BATON ROUGE, La. (AP) -- A proposed law to prevent Louisiana women from getting abortion-inducing drugs by mail won final passage in the state's Legislature on Friday.
The state Senate voted 31-1 to approve House changes to the bill by Sen. Sharon Hewitt, a Slidell Republican.
Hewitt stressed during brief remarks to the Senate Friday that the bill does not penalize women who seek abortions. The bill also states that contraceptive drugs and devices, including drugs known as "morning-after" pills and other emergency contraceptives used after sexual intercourse, are not considered abortion-inducing drugs under the law.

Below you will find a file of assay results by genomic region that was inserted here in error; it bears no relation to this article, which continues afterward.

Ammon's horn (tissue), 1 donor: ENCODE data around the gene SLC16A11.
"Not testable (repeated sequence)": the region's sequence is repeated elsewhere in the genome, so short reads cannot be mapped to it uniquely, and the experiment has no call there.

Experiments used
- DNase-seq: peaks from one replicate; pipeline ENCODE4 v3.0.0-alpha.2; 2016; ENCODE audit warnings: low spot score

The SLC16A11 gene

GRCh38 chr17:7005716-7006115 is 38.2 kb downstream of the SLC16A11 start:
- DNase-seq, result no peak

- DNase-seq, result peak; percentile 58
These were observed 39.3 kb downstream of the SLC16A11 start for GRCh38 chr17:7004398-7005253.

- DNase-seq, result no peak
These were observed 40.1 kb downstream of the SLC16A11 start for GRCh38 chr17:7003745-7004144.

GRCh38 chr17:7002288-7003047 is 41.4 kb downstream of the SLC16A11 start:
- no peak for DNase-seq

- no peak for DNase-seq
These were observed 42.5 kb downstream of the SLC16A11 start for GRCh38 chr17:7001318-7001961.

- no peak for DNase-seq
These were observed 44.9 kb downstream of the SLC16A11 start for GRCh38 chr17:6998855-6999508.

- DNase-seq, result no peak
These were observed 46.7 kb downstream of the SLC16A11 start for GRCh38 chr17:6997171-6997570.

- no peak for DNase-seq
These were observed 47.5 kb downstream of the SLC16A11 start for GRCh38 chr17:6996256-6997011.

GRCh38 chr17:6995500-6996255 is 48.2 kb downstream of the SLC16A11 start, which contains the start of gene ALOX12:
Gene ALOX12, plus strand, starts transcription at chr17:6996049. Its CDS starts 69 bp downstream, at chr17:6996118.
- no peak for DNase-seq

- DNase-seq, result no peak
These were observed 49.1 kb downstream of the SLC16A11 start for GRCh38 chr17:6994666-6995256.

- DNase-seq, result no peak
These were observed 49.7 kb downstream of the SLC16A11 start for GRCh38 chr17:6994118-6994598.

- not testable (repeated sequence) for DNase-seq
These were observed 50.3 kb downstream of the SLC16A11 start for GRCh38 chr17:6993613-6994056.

The bill requires that abortion-inducing drugs in Louisiana can only be administered in person by a state-licensed physician.
Barring an unexpected veto from Gov. John Bel Edwards, a Democrat who opposes legal abortion, the bill will become law on Aug. 1.
Penalties for violating the law include prison sentences of one to five years.